Drawing on readers’ memories of and associations with the songs, as improvisations the poems in American Songbook are dependent upon borrowed language. Ruby uses a variety of strategies in his adaptations of these songs, from excerpting and extending elements of a song or compressing the original via erasure, to having an emblematic line arrayed vertically to initiate the lines within each stanza. “Star-Spangled Banner (II) / For Jimi Hendrix” is an example of this latter technique. Much as Hendrix built his version upon the musical bones of the national anthem—introducing dissonant squeals, screeches, and guitar wails to voice not only the violence of the war described in the anthem and of the Vietnam War of the time, but also the violence of the nation against its ethnic “others”—so too Ruby’s poem satirically recomposes the lyrics of “Star-Spangled Banner” emphasizing the perversity of American jingoistic hubris and the economic (and otherwise) violence which is its cousin:

O the dogs perform this loving mascara
say dildos break sound barriers
can aardvarks begin before wafers rise to dice degree
you polish the holsters of opportunity
see pool cues tolerate loss
By godforsaken tomahawk crystals
the elegant loss column assents in this felt precision hooliganism
dawn’s megalomania assumes a holistic heuristic
early to pet wrongdoing with tongs pursued for their hesitation
light for telepathic ransom
What delegation telescopes this parallel demarcation
so tomcat in the pustule
proudly engineer this finite eating tree
we traced the irregular pie to its salvation show
hailed olive longjohns to perfect the oval
At livid telecommunications bursar
the perfect roundabout holiday earrings
twilight’s burn collects a pardon to braise
last full tectonic horror movie
gleaming period piece amen

While such interventions against nostalgia give American Songbook compelling heft, the inventiveness Ruby brings to re-composing and presenting these songs is equally a pleasure, from the measured movement of tercets across the page mimicking the tempo of “Summertime / For Ella Fitzgerald and Louis Armstrong”—the tercets recapitulating the three beat rhythm of the song’s title—to the two-voiced call and response of “The Desert Blues / For Hattie Ellis,” to prose poems and lineated poems which align left or not, sprawling across the page in long prose-like lines, in dispersed spills across the page, or in interleaved columns. In poems such as “Something’s Got A Hold On Me / For Etta James” and “Stuck Inside of Mobile with the Memphis Blues Again / For Bob Dylan,” the space on the page mirrors the performers’ phrasings, the singers’ shifts and pauses marked in white space for the scanning eye. Reading these poems, I sometimes found myself longing for a soundtrack of the music underlying the poems: Etta James’ emphatic “I say ho, I say ho, I say hey hey.” At other times, reading for example “Trucking / For The Grateful Dead” or “Walk on the Wild Side / For Lou Reed,” the original songs were so present in my imagination that a soundtrack was superfluous:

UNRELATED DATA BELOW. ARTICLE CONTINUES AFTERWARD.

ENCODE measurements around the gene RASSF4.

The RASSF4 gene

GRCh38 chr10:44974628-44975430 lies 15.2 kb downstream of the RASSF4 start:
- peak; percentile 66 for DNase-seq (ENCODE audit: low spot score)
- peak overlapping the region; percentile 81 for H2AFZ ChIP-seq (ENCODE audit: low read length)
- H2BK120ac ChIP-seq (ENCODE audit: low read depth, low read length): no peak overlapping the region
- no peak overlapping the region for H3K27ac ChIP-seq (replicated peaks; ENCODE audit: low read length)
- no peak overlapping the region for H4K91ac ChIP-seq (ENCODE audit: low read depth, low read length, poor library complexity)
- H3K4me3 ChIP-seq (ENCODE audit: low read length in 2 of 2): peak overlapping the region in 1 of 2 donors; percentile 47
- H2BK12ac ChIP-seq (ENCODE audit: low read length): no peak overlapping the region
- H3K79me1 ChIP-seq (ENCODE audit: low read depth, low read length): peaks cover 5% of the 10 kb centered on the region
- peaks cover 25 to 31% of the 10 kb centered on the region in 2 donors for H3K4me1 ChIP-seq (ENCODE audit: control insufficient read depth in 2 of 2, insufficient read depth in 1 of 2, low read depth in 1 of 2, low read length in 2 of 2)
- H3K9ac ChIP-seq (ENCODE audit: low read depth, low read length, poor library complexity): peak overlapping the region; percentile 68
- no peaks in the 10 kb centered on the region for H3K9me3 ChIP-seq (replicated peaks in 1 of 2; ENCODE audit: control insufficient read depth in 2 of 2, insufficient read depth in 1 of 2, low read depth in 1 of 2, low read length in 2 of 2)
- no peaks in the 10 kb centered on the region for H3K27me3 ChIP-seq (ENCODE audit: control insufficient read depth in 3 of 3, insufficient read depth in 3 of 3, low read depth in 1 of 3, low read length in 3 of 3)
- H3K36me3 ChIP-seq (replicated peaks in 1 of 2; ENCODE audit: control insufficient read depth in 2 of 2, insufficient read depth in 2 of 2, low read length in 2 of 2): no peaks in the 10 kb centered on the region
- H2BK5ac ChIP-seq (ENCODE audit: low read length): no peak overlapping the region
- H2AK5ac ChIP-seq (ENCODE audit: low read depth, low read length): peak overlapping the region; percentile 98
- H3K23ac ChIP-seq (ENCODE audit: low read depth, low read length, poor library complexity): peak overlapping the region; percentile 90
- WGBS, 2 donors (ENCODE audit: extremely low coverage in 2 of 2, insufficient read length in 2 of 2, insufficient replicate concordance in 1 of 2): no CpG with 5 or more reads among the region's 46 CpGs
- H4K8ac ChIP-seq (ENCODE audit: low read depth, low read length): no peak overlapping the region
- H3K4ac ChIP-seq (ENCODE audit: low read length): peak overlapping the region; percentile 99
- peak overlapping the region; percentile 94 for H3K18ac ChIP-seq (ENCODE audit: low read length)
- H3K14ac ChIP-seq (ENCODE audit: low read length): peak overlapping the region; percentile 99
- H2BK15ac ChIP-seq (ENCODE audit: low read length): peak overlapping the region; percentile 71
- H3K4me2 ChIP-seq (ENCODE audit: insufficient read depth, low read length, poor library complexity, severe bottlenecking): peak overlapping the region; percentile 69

Hey babe break that
Take a walk for the popular liberation
On the wild side and pallbearer monstrosity
Hey babe giving head
Take a walk under the holiday mandorla and purple escalator to parking and
underground alerts
On the wild side open for mandragora sessions
Do do-do do-do do-do-do . . .

Reading American Songbook conjures the image of the poet wearing headphones, letting the rhythms and lyrics of the songs drop down into his receptive mind and bubble back in altered form, extending, improvising, emphasizing what he has heard, much as the reader listens in to her own internal soundtrack.

Ruby’s collection draws to a close with the close of the century. Before the final poem, riffing on Santana’s “Smooth”—the final Hot 100 number one song of 1999— Ruby pairs two songs by Tupac Shakur with a song by Christopher Wallace (The Notorious B.I.G.). These two rappers were seminal figures in ’90’s rap, artists antagonistically staged against one another in an east coast/west coast rivalry that ultimately left both dead in drive-by shootings. Against the pathos of the blues songs that opened the century and American Songbook, Ruby turns at the end of the century to the collateral violence welling out of the poverty and despair that pulls apart the communities of which Tupac and Biggie rapped, illustrating the enduring distress in communities of color fifty years after the passage of the Civil Rights Act:

You know how it is torah of withdrawal
You know how it is poking fourth digits through the cheesy prevalence
We killin’ toystore boyhoods
We killin’ breathing vagabonds
We killin’ ourselves
We killin’ dogs Home Depot peace
We killin’ McGillicuddy ( from “Hit ’Em Up”)

Re-representing the twentieth century through the lens of seventy-six popular songs—the number echoing the date of the nation’s founding—Michael Ruby’s American Songbook invokes the poetic counterpart of musical improvisation, tuning our ears to the narratives of popular culture through which we have so often understood and defined ourselves. Marrying musical nostalgia, language play, and satire, American Songbook also returns to us the freight of American cultural mishap and failure for which this music served as soundtrack. Ruby’s re-mix of the American musical canon offers an unaffected homage to its beloved sources while riffing on and opening up those iconic songs in a richly inventive series of experiments with the intersections of poem and song.

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Rain Taxi Online Edition Summer 2014 | © Rain Taxi, Inc. 2014